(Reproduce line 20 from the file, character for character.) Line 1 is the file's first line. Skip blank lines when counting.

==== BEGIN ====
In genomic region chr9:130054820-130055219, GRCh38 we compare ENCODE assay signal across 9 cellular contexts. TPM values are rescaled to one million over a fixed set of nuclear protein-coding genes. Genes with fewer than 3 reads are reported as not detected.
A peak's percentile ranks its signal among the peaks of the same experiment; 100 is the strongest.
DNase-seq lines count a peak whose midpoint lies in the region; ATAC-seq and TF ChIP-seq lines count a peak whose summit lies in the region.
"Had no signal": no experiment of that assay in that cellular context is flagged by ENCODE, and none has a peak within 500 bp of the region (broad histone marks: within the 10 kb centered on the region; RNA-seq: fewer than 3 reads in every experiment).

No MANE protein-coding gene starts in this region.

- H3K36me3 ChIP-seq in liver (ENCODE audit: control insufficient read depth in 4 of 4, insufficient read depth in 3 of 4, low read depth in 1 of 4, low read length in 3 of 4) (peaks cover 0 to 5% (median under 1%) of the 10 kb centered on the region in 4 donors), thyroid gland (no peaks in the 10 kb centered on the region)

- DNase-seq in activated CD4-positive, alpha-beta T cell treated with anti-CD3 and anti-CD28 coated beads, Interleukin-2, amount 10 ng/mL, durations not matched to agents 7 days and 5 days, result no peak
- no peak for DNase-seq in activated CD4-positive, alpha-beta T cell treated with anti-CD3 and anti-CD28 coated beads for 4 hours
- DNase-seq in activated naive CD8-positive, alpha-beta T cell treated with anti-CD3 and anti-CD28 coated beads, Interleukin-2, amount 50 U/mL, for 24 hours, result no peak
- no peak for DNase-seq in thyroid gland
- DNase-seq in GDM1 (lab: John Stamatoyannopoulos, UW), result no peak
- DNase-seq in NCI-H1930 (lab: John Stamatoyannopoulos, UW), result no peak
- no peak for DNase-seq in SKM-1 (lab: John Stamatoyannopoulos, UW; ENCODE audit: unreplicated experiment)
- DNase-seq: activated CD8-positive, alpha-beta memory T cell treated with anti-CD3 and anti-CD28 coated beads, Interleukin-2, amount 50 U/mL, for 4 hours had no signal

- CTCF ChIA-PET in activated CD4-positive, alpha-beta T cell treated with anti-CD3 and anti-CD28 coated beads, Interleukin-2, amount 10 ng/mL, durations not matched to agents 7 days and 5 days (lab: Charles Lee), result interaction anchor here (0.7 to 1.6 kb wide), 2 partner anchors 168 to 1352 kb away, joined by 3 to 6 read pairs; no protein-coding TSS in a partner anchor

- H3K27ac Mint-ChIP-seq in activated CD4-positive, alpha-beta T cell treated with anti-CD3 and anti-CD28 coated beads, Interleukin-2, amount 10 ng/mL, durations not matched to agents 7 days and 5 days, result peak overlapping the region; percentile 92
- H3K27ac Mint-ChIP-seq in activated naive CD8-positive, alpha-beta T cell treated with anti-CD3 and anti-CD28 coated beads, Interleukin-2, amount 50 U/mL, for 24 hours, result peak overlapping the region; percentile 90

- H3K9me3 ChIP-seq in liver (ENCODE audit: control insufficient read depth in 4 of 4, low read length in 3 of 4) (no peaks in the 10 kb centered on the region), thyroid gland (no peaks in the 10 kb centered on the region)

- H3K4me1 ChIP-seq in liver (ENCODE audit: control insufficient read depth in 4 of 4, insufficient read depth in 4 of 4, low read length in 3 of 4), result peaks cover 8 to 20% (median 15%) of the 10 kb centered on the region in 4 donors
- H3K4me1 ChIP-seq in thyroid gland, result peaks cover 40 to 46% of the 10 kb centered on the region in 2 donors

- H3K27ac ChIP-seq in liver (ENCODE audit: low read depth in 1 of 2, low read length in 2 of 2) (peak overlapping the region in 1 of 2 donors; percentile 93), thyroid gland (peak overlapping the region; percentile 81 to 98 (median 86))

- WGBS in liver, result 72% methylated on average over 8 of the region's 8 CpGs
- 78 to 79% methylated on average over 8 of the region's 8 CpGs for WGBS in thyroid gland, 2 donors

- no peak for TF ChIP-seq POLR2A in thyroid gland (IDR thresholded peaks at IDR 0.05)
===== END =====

- H3K4me1 ChIP-seq in thyroid gland, result peaks cover 40 to 46% of the 10 kb centered on the region in 2 donors